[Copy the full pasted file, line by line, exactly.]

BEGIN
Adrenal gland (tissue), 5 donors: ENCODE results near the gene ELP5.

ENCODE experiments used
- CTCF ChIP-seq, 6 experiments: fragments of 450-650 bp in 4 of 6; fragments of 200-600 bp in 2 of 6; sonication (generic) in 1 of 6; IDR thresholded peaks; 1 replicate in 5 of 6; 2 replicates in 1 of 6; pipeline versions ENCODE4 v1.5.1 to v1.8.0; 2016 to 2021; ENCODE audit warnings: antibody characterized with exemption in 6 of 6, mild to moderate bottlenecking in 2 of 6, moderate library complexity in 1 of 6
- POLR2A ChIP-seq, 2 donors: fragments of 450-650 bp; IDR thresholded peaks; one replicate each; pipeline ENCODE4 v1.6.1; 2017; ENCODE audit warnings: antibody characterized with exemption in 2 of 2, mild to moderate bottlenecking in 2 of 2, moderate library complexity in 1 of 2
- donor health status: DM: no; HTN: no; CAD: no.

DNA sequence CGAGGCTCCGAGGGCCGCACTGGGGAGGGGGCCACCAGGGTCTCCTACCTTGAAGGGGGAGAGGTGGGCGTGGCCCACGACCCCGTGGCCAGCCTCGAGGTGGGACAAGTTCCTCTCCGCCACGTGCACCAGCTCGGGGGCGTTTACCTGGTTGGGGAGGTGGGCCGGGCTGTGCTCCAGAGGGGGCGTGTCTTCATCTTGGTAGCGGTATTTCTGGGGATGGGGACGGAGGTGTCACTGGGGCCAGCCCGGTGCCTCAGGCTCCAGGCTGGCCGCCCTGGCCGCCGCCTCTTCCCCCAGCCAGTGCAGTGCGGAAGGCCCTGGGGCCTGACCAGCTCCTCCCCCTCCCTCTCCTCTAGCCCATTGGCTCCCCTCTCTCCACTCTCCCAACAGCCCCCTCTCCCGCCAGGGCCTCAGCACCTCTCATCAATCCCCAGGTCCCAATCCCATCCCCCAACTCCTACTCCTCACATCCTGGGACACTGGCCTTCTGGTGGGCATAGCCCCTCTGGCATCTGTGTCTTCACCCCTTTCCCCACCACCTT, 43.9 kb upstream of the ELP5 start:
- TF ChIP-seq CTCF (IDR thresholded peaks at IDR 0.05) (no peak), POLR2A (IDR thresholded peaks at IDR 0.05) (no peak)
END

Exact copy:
Adrenal gland (tissue), 5 donors: ENCODE results near the gene ELP5.

ENCODE experiments used
- CTCF ChIP-seq, 6 experiments: fragments of 450-650 bp in 4 of 6; fragments of 200-600 bp in 2 of 6; sonication (generic) in 1 of 6; IDR thresholded peaks; 1 replicate in 5 of 6; 2 replicates in 1 of 6; pipeline versions ENCODE4 v1.5.1 to v1.8.0; 2016 to 2021; ENCODE audit warnings: antibody characterized with exemption in 6 of 6, mild to moderate bottlenecking in 2 of 6, moderate library complexity in 1 of 6
- POLR2A ChIP-seq, 2 donors: fragments of 450-650 bp; IDR thresholded peaks; one replicate each; pipeline ENCODE4 v1.6.1; 2017; ENCODE audit warnings: antibody characterized with exemption in 2 of 2, mild to moderate bottlenecking in 2 of 2, moderate library complexity in 1 of 2
- donor health status: DM: no; HTN: no; CAD: no.

DNA sequence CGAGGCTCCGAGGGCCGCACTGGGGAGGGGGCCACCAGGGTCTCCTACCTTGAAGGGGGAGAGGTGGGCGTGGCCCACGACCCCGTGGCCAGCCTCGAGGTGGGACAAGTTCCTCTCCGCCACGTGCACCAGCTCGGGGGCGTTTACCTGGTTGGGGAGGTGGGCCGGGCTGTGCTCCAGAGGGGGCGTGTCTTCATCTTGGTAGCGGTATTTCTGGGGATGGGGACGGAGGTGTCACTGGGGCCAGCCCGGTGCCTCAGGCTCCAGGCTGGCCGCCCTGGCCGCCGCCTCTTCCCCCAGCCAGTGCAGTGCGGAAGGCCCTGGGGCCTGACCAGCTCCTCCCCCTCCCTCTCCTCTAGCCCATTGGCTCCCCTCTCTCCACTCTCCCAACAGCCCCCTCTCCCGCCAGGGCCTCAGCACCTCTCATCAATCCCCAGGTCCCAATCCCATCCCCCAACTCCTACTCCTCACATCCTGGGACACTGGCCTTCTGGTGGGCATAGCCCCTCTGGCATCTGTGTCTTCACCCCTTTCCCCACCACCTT, 43.9 kb upstream of the ELP5 start:
- TF ChIP-seq CTCF (IDR thresholded peaks at IDR 0.05) (no peak), POLR2A (IDR thresholded peaks at IDR 0.05) (no peak)